Edwin, I am compelled to ask one simple question. To phrase it bluntly, when and where have you (or I, for that matter) ever seen an explicit requirement that am Episcopal Bishop have any leadership skills whatsoever?

This is by no means to say that none of them do—the recently webcast conventions of both DioFtWorth and DioSanJoaquin clearly belie such an assertion. I only mean to suggest that in my 36 years in the Episcopal Church I have yet to see any documentary (i.e., published, written, enscribed, engraved, scrawled in pencil on a scrap of paper, etc.) evidence that having leadership skills is a mandatory requirement for elevation to the episcopacy.

Blessings and regards,
Martial Artist

[21] Posted by Militaris Artifex on 12-17-2007 at 04:31 PM • top

jamesw

I agree with your take on this.  After re-reading this letter several times over the weekend, I have come to the conclusion that the ABC really hasn’t moved from his position last summer on the necessity for a “two-tier” communion, a misnomer of course but one that makes his point.  If you leave out the bits in the middle of the Advent letter and focus on the foundational analysis at the beginning and the actions to be taken at the end, this comes through quite clearly.

At the outset, he defines a “full relationship of communion,” which becomes the framework for everything else he says.  One makes a point of defining a full relationship only if one also has in mind a partial or impaired relationship.  So we are quite clearly dealing at the outset with “two tiers.”  From the definition that follows. It is equally clear that ECUSA fails the first element of the definition of full communion concerning common understanding of Scripture.  RDW then argues, unpersuasively IMO, that failure on this point does not mean a complete breakdown of ministry and mission.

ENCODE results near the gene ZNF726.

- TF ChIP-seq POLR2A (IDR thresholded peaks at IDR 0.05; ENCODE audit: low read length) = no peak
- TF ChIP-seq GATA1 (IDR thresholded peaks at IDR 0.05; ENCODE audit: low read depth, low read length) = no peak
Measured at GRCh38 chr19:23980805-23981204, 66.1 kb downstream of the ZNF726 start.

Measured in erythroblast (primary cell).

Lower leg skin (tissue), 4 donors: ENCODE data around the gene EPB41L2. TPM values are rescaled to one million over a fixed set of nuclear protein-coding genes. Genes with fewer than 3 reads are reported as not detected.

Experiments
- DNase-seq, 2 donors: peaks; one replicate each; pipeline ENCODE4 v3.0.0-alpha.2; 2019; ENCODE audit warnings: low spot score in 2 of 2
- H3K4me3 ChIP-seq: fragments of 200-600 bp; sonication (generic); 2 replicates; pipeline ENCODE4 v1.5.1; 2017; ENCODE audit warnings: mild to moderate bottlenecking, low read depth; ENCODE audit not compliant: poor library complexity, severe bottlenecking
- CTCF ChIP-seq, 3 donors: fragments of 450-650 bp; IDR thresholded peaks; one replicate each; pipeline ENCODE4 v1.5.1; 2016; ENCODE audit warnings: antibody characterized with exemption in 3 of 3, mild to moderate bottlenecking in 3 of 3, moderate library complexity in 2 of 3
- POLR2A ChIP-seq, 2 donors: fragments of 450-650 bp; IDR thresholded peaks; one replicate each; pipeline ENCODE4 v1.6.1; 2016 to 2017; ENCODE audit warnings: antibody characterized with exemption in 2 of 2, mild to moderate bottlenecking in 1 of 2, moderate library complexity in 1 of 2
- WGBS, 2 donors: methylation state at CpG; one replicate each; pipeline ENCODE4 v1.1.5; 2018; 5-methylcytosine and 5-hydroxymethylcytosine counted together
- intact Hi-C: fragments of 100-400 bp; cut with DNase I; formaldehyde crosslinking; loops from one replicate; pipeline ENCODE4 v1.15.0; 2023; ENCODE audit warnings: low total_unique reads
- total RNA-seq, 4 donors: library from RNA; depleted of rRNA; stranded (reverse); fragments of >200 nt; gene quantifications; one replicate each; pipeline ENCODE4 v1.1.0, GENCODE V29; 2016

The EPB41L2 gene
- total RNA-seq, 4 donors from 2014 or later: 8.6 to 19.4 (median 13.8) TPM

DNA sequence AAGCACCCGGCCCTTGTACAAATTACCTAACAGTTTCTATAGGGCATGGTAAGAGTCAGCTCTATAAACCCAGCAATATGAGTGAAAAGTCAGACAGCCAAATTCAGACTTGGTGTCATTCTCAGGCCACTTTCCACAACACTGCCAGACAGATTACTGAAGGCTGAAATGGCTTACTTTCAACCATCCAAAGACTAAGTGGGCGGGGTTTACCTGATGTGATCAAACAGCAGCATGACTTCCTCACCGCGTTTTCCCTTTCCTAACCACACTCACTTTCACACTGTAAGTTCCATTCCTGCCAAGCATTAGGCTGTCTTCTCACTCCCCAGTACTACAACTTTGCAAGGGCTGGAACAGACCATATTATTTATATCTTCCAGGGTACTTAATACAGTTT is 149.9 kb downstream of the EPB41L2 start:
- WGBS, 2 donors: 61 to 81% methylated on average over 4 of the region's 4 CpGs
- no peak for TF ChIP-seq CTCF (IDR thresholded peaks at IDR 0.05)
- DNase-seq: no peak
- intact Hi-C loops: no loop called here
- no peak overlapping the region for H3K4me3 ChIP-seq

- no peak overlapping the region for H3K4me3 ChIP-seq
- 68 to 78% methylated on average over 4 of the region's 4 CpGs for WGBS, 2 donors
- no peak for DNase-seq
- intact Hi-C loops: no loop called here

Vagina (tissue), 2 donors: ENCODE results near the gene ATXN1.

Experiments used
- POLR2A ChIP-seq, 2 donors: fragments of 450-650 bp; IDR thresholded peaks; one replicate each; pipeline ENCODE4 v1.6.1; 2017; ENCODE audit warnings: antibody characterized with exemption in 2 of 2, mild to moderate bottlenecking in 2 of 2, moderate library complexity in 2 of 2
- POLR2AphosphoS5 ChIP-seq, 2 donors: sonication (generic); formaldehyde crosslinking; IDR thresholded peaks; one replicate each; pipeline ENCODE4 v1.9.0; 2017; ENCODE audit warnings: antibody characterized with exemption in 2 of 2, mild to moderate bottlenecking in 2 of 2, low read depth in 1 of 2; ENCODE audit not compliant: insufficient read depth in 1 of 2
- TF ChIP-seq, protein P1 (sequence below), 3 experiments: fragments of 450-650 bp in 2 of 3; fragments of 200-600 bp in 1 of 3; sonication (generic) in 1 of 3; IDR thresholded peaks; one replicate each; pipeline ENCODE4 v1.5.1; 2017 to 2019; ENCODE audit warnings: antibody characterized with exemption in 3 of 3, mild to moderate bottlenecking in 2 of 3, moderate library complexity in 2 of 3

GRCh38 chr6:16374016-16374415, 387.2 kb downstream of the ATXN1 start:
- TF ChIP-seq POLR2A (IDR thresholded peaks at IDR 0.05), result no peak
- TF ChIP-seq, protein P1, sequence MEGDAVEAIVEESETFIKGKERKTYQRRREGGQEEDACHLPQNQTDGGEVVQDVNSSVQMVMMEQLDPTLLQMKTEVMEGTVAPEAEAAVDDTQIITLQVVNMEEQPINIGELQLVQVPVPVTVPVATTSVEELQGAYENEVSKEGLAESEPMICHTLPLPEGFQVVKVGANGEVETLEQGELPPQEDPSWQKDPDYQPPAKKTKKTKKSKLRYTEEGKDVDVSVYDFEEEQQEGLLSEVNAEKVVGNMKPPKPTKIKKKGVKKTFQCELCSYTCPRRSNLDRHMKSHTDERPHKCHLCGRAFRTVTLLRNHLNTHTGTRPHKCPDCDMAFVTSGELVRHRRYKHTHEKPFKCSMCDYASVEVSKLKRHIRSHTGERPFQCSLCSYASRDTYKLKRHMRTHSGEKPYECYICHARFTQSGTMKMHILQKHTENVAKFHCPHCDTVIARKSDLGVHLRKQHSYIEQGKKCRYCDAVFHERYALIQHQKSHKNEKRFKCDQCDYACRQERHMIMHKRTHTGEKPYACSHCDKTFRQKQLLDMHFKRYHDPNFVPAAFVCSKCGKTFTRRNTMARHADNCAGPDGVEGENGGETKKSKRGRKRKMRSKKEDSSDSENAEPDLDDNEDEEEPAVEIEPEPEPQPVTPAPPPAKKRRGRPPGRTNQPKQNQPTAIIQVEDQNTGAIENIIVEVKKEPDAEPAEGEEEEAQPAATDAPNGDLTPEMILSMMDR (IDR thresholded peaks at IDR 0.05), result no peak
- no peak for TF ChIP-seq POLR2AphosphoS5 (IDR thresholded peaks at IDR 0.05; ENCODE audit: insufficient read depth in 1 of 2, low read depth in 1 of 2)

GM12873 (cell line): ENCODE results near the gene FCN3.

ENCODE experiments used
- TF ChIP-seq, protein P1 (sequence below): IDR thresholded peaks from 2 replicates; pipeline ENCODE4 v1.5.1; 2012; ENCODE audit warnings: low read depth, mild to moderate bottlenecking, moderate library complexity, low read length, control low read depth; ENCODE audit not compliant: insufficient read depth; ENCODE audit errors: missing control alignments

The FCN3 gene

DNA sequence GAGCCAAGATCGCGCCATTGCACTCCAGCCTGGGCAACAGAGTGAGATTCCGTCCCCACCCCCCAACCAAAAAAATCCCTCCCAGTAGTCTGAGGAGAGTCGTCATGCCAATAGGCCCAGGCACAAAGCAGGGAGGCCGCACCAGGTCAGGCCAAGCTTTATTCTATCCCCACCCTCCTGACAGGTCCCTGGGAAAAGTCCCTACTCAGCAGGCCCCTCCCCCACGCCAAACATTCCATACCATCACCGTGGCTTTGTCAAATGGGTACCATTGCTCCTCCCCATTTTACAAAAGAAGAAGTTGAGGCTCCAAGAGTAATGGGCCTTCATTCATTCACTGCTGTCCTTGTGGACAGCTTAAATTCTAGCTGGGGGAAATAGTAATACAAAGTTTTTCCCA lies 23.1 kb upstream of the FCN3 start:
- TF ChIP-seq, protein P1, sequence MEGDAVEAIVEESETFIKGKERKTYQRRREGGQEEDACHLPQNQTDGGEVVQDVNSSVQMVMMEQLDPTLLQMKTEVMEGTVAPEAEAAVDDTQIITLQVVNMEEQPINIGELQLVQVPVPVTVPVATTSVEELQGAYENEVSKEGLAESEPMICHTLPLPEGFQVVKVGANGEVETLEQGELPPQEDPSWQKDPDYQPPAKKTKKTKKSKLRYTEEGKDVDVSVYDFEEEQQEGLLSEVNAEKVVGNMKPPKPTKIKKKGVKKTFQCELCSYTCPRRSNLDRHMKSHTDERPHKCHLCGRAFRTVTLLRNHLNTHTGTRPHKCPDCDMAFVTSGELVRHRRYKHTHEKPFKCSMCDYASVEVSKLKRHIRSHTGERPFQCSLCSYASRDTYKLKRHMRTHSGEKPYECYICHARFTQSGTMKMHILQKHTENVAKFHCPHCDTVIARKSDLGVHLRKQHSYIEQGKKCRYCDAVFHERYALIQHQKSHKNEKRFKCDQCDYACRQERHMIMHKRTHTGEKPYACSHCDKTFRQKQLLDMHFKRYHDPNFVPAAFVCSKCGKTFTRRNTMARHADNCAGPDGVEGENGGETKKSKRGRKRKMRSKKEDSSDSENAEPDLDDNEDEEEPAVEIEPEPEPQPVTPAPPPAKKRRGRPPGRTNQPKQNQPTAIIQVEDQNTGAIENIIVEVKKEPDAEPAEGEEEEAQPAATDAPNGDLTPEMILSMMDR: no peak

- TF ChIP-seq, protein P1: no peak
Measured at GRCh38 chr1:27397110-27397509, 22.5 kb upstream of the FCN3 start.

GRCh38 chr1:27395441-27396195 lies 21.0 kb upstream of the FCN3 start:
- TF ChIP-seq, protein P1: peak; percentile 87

There then follows lengthy discussions of New Orleans, Lambeth, Windsor and “more radical” dioceses, boundary crossings, etc.  Everyone’s attention, certainly mine, was focused on these sections at the beginning, but they probably distract one from seeing the overall plan, which is nothing more than what he said before.

This becomes apparent at the end.  Right before the language with the two action items is this language, which may be the most succinct summary of his view we’ve had:

But direct contact and open exchange of convictions will be crucial. Whatever happens, we are bound to seek for fruitful ways of carrying forward liaison with provinces whose policies cause scandal or difficulty to others.  Whatever happens, certain aspects of our ‘relational’ communion will continue independently of the debates and decisions at the level of canons and hierarchies. 
Given the differences in response to The Episcopal Church revealed in the responses of the primates, we simply cannot pretend that there is now a ready-made consensus on the future of relationships between TEC and other provinces.  Much work remains to be done.  But – once again, I refer back to my introductory thoughts – that work is about some basic questions of fidelity to Scripture and identity in ministry and mission, not only about the one issue of sexuality.  It is about what it means for the Anglican Communion to behave with a consistency that allows us to face, both honestly and charitably, the deeply painful question of who we can and cannot recognise as sharing the same calling and task.

The future of ECUSA is “liaison,” not full communion.  He wants this arrived at not through expulsion or even discipline, but through charitable discussions and voluntary arrangements.  I doubt he will succeed, but I don’t think he has given up.